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16 of 18 people found the following review helpful
5.0 out of 5 stars Soft Cell's difficult second album..., 15 Nov 2005
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This review is from: The Art Of Falling Apart (Audio CD)
Soft Cell, as Marc Almond's classic memoir 'Tainted Life' demonstrates, really went through the rock'n'roll cliches - following their classic debut 'Non Stop Erotic Cabaret' they voyaged to New York and recorded the ecstasy influenced 'Non Stop Ecstatic Dancing' (preceding New Order's work in that territory)and the classic single 'Torch.' Almond appeared to be having problems with being a pop-star, something underlined by the patchy cover of 'What?' and his darker work with Marc and the Mambas (1982's 'Untitled'). 'The Art of Falling Apart' (whose title has been borrowed for a novel...) is probably the definitive Cell album - I think it's a better record than 'Cabaret' and it's less brutal than the anti-Cell LP 'This Last Night...in Sodom.' The classic Almond/Ball sounds and themes are here - 'Forever the Same' advancing on 'Frustration' and 'Chips on My Shoulder' and predicting the territory explored by Flowered Up ('Weekender'), The Streets and much Britpop. Why wasn't it a single? The two singles were fantastic - 'Where the Heart Is' like a Balearic-Smiths, while 'Numbers' (whose title stems from John Rechy's novel of the same name) is like a squelchy synth take on Lou Reed, the "body one, body two..." theme taking on a different hue in the post HIV-world (kind of reminds me of elements of 'The Line of Beauty' too).

'Heat' shows the darker side of the Cell, the lyrics seem very Tennesse Williams (I picked that up from that nice Soft Cell book I've mislaid!) while the music is not far from the second Suicide album. 'Kitchen Sink Drama' is kind of ironic and taps into the themes of suburbia Almond and Ball had explored previously. The decadent world they were descending into is beginning to over-take (this would dominate '...Sodom' and both Mambas' records), 'Baby Doll' is an epic gothic-dirge that set the tone Depeche Mode would imitate and conquer the world with. It focuses on an ageing stripper at the kind of clubs Almond was apparently attending - it strikes me that the Cell were matching their influence Suicide here (...it's also not far from another primary influence of the Cell, Throbbing Gristle).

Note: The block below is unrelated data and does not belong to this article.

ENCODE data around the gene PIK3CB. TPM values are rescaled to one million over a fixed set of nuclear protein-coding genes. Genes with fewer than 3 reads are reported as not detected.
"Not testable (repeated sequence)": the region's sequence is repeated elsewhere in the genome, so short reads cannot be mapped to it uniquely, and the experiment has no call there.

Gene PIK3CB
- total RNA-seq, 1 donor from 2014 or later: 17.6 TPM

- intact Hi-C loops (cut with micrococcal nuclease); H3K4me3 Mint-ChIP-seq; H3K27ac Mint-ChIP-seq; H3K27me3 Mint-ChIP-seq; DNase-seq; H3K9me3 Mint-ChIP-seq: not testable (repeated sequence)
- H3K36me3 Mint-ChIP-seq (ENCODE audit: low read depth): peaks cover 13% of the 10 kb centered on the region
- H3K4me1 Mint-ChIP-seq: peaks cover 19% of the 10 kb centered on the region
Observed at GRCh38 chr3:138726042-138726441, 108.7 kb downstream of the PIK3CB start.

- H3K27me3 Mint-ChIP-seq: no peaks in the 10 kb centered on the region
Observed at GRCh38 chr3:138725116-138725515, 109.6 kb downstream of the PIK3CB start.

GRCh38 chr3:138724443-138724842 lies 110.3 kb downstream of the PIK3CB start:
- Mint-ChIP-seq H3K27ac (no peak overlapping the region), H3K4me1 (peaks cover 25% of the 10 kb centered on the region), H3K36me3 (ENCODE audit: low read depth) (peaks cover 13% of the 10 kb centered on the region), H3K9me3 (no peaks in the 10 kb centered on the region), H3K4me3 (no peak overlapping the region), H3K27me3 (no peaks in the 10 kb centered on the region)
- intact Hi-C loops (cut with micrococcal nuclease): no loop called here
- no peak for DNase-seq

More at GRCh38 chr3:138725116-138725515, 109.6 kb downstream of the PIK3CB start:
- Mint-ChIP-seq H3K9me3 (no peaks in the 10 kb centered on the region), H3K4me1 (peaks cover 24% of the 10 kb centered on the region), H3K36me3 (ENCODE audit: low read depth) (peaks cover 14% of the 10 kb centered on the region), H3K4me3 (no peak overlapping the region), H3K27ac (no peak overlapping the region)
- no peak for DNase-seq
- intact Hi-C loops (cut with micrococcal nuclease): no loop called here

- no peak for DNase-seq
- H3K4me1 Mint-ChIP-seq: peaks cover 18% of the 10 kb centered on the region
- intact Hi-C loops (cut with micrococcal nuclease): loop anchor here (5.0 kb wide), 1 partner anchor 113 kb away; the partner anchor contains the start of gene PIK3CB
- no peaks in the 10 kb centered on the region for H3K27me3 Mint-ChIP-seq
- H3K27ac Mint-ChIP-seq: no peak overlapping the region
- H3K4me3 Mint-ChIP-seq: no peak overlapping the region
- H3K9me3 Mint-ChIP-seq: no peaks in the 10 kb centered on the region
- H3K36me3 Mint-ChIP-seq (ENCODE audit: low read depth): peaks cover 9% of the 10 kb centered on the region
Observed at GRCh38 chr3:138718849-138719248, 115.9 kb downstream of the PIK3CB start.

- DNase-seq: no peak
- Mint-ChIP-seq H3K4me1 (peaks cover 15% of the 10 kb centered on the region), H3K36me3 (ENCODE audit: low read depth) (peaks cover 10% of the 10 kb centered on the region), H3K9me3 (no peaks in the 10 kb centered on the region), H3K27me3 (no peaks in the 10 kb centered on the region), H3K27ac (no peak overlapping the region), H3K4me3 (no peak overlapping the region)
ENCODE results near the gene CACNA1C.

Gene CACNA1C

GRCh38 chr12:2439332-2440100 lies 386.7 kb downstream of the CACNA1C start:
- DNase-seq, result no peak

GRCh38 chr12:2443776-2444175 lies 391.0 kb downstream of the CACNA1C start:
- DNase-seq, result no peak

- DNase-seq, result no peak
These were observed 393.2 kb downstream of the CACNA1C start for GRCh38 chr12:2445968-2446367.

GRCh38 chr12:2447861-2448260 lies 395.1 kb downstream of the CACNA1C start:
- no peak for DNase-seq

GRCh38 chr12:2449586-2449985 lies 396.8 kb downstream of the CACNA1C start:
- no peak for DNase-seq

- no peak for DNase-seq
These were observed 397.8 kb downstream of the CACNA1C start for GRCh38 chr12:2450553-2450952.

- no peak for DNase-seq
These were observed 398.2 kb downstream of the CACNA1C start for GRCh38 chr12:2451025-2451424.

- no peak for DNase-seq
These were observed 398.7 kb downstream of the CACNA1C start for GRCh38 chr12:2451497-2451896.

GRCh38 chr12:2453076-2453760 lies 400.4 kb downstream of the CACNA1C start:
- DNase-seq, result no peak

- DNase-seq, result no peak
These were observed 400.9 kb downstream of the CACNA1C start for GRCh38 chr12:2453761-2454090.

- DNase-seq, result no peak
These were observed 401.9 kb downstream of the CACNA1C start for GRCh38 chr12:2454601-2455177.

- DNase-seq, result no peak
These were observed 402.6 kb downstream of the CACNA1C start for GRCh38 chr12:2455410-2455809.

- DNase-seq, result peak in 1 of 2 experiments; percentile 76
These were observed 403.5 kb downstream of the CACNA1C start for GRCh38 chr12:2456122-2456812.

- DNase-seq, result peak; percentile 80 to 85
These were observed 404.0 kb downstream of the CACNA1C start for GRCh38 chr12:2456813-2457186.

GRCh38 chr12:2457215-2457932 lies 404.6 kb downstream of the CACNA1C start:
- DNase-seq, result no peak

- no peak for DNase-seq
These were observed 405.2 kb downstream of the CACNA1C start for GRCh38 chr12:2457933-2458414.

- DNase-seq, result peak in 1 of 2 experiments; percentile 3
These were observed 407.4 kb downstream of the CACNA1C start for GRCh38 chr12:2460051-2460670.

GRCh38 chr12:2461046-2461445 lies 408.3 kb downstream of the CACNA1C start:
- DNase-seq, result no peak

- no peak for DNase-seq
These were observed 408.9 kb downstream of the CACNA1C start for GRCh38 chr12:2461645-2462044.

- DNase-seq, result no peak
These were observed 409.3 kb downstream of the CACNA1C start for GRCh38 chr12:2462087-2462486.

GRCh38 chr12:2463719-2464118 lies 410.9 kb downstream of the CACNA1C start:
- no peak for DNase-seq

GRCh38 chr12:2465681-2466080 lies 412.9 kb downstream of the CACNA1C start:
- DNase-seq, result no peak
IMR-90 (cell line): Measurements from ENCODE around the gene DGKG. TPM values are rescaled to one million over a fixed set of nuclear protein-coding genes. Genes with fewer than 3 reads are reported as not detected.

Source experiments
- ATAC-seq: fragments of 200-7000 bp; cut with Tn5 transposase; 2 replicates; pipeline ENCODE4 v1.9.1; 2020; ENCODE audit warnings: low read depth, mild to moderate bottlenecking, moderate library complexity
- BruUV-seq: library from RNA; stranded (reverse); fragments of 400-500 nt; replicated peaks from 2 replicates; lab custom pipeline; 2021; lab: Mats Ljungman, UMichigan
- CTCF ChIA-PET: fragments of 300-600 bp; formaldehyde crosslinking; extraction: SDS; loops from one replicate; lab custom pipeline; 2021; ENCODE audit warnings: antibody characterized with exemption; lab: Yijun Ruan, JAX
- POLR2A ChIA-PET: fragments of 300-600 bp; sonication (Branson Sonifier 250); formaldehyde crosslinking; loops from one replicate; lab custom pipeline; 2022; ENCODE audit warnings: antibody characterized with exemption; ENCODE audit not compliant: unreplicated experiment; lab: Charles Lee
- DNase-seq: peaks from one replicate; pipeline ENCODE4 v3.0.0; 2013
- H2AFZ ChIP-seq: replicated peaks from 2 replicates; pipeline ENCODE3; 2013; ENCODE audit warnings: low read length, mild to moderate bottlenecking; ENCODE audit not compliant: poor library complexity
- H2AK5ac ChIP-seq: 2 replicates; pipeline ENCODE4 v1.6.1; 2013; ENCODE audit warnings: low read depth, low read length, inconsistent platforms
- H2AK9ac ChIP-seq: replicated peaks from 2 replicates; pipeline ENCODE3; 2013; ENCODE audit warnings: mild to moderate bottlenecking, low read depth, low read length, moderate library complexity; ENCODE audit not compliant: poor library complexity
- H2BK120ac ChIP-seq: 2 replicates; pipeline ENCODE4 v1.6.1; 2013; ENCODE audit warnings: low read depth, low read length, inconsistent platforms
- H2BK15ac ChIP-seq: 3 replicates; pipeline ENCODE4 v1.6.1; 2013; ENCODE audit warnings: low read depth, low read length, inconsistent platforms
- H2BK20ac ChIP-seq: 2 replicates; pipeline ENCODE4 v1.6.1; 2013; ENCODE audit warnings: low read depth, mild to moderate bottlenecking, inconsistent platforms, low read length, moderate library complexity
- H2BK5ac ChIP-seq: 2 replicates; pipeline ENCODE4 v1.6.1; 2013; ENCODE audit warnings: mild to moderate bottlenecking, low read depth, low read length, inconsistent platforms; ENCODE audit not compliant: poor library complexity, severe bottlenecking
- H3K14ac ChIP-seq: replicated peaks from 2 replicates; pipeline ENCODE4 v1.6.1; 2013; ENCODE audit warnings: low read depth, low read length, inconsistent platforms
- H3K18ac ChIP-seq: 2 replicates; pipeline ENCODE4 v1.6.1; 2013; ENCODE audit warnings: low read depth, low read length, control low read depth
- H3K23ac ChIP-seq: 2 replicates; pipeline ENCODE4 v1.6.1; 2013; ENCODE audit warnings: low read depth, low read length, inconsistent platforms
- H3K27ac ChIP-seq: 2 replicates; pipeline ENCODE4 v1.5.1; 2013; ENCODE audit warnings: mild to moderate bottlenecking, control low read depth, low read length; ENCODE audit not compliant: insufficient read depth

The title track is suitably manic, but still a gorgeous pop song while 'Loving You, Hating Me' feels lyrically similar to Morrissey, again predicts Depeche Mode and was a song to match such classics as 'Say Hello, Wave Goodbye' and 'Torch.' The bonus tracks are generally worthy additions - 'It's a Mug's Game' is hilarious (the anti-'Deep Purple in Rock' bit particularly) while 'Barriers' (the flip-side of 'Numbers') deserved to be on the album proper (nice to see the reformed Cell play it a few years ago). The real highlight here is 'Martin', a dark epic whose lyrics and title come from George Romero's cult vampire movie - Marilyn Manson certainly heard this one! The only dud is the Hendrix Medley, which goes on far too long - though I can see they were trying to do what Daniel Miller had done on Silicon Teens' classic album 'Music for Parties' (electronic versions of rock'n'roll standards). 'The Art of Falling Apart' is a great Soft Cell record and an album that feels a bit overlooked and underappreciated. I think it's up there with such early 80s classics as 'Penthouse & Pavement', 'Dare!', 'Dreams Less Sweet', 'The Affectionate Punch', 'The Lexicon of Love', 'Soul Mining', 'North of a Miracle', 'Dazzleships' & 'Power, Corruption & Lies'.
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